John Galt is alive and well… in Honduras.
The MKG group is establishing a Randian utopian off the Caribbean coast of Honduras on a private, unoccupied island. The stated goal is to build the freest city in the world. The city will set strong protections for private property, have light-to-nonexistent regulations, and in all ways thrive for complete economic freedom.
The founders, with $15 million in seed money, expect to create a libertarian utopia, a true shining beacon of freedom. The Hondurian government expects to harbor an enclave of economic growth and prosperity that will attract capital to their impoverished nation. The rest of the world, I suspect, expects there will be some sort of catch.
The idea for this charter city, which will be the first of three in Honduras, is credited to NYU Professor Paul Romer, but the concept of starting over with fidelity to an ideal is nothing new. Speaking historically, I am very wary of utopian projects. Most tend to fail when confronted with the realities of human nature. Yet, some do succeed enough to influence the course of history, like the utopian project that was the Mayflower voyage.
The MKG Honduran project intrigues me because I think it has a chance to succeed brilliantly. Unlike many utopian ventures the Randian utopia is not seeking to remake the world. MKG does not have a defined vision of what their community will look like, or how it will behave. MKG is creating, in essence, an economic freedom sandbox. They will, and I will, watch to see what grows, rather than attempting to shape the growth.
In this way the Honduran venture is somewhat reminiscent of the American War for Independence. The American Revolution differed significantly with most other Revolutions (think French or Russian) in that it did not try to create new rights, or imagine a new world. To the contrary, the American Revolution sought a restoration of rights lost. To use contemporary political terms, the American Revolution was a conservative revolution, and this, I think, is one basis to the claims of American Exceptionalism.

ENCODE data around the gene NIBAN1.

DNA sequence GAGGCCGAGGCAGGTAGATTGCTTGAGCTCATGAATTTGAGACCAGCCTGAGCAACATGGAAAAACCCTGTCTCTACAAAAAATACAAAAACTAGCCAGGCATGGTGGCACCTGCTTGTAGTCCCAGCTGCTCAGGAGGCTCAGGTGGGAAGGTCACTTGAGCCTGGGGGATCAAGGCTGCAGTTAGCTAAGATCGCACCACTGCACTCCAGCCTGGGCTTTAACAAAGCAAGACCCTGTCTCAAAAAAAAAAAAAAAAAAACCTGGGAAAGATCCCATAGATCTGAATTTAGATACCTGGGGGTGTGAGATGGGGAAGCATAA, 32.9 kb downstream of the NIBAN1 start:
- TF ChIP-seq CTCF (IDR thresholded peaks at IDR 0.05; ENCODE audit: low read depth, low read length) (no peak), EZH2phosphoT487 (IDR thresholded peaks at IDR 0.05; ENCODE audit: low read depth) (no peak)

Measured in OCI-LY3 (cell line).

The sadness of the charter city experiment is that it is necessary at all. It is hardly the mark of a great, free, society, when leaders like Professor Romer, former Google engineer Patri Freidman, Whole Foods CEO John Mackey, and entrepreneur Michael Strong, feel the need to flee America to test-drive liberty. The implication is that what is broken in America cannot be fixed. They may be right.
Those who hope that this experiment serve as a model for nations may too be disappointed. The world does not need another proof of concept for economic freedom. Hong Kong has been one example of a charter city that is freer than most places, and certainly the growth in nations that have moved away from regulation and control toward freedom has been demonstrated again and again. Think only of the vast differences sixty years have wrought on the otherwise homogeneous peoples of North and South Korea.
I do hope the MKG group succeeds, because we may need enclaves of freedom. But the necessity of such retreats could only mean that freedom has been driven to the periphery of our world.